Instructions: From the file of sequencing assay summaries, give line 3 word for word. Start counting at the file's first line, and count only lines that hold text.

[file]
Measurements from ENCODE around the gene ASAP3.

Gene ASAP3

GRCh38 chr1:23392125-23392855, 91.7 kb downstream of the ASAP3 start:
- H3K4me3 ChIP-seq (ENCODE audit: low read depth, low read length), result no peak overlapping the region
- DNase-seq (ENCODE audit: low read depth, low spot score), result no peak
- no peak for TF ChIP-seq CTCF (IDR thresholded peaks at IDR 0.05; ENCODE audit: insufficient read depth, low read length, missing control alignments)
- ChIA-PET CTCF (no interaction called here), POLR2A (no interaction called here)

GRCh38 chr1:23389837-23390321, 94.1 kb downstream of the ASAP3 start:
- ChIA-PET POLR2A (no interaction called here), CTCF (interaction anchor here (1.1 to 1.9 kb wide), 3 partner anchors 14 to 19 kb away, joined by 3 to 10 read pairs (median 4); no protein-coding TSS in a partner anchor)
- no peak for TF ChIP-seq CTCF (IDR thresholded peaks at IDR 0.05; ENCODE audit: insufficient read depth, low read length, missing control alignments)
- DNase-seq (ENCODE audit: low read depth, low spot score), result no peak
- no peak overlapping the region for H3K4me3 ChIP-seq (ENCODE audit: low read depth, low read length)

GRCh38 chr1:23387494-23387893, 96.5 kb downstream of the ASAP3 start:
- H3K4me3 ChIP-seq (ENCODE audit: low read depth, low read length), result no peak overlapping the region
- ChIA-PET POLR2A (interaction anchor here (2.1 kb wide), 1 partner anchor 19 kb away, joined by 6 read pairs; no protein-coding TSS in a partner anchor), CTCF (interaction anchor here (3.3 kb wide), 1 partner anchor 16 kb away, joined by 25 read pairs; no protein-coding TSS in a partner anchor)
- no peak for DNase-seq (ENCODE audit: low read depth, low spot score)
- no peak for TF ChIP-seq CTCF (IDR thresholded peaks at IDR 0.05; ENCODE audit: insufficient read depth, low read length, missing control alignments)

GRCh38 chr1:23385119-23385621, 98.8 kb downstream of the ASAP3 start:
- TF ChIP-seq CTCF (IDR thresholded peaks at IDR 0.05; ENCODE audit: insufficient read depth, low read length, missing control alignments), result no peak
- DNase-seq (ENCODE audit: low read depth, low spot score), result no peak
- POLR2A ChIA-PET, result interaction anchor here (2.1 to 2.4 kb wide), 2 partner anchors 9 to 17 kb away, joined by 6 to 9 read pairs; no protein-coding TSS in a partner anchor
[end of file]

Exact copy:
GRCh38 chr1:23392125-23392855, 91.7 kb downstream of the ASAP3 start: